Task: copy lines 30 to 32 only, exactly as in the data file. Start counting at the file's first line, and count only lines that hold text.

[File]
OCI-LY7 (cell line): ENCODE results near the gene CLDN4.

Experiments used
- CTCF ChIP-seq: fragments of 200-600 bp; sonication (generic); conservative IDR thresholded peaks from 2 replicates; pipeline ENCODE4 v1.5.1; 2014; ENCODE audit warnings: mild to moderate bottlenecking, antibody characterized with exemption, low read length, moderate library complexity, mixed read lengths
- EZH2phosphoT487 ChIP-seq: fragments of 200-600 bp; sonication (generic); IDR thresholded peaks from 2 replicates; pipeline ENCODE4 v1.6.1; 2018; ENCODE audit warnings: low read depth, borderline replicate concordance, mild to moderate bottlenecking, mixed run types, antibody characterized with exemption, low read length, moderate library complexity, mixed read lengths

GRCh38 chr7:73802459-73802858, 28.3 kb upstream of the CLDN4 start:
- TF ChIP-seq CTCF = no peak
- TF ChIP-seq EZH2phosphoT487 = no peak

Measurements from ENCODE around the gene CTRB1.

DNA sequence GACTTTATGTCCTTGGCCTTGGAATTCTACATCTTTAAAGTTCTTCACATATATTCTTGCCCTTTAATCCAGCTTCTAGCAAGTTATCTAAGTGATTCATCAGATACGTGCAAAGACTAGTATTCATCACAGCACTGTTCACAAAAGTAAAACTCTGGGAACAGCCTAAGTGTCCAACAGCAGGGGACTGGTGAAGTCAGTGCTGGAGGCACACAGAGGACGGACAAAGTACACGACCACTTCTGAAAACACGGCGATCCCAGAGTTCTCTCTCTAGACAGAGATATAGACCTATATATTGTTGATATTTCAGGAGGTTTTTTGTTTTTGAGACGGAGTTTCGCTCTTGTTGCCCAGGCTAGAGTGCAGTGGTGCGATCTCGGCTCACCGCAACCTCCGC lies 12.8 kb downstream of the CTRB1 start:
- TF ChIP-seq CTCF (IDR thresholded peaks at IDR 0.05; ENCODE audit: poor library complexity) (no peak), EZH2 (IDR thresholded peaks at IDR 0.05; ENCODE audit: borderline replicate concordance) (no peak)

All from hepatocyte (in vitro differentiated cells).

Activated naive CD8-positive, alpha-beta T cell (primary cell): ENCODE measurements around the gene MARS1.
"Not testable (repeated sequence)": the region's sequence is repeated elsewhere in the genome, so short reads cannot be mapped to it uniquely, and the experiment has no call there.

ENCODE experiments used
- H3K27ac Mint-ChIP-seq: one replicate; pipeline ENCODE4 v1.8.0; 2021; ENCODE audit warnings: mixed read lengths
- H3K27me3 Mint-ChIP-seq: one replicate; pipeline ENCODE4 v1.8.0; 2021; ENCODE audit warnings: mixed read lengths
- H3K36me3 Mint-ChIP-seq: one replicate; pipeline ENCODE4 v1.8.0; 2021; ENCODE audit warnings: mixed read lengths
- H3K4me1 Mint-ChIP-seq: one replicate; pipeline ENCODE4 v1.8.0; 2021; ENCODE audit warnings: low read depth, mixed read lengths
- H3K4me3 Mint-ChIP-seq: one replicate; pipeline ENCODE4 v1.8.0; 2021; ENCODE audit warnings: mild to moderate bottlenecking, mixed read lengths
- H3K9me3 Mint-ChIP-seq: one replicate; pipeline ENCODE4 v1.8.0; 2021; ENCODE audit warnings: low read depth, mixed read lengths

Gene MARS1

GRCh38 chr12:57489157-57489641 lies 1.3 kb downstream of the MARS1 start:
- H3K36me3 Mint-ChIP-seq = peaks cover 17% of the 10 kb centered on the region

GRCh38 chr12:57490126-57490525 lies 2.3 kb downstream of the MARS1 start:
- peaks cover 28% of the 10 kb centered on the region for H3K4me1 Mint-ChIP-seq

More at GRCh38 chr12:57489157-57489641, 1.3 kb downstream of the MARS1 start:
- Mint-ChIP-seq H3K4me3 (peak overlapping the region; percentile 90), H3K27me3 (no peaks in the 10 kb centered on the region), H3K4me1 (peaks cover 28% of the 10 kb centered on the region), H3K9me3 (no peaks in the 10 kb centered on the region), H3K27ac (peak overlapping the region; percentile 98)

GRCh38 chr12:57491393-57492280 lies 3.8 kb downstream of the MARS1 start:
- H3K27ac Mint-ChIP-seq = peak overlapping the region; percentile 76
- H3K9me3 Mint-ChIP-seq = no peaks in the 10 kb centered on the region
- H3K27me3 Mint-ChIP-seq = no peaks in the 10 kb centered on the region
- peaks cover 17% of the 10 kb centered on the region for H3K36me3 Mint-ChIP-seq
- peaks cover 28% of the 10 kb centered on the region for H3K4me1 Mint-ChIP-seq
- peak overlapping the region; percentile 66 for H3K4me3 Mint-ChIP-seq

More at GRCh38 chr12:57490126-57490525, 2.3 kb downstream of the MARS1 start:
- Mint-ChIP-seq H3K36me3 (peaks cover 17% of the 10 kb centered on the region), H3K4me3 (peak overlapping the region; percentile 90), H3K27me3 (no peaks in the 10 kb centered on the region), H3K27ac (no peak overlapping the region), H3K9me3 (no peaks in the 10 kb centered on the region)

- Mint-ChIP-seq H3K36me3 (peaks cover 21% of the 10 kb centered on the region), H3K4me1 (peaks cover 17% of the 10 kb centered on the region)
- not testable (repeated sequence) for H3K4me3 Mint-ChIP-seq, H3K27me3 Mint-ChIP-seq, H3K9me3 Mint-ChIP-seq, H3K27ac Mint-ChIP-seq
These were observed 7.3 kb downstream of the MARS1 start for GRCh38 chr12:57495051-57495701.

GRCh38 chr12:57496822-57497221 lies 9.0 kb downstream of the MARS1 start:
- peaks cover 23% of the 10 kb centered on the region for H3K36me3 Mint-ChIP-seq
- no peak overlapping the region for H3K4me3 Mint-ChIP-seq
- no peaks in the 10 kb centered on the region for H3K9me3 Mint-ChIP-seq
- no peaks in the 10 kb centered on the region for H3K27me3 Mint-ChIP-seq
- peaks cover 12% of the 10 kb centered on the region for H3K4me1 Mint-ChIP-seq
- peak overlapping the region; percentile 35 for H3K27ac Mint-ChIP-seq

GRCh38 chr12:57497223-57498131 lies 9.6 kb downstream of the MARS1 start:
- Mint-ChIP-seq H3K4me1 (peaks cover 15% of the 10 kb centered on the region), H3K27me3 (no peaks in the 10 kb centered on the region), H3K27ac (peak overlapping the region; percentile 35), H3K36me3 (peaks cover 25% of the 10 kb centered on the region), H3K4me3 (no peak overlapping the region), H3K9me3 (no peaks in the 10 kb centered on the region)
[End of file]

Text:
- H3K9me3 Mint-ChIP-seq = no peaks in the 10 kb centered on the region
- H3K27me3 Mint-ChIP-seq = no peaks in the 10 kb centered on the region
- peaks cover 17% of the 10 kb centered on the region for H3K36me3 Mint-ChIP-seq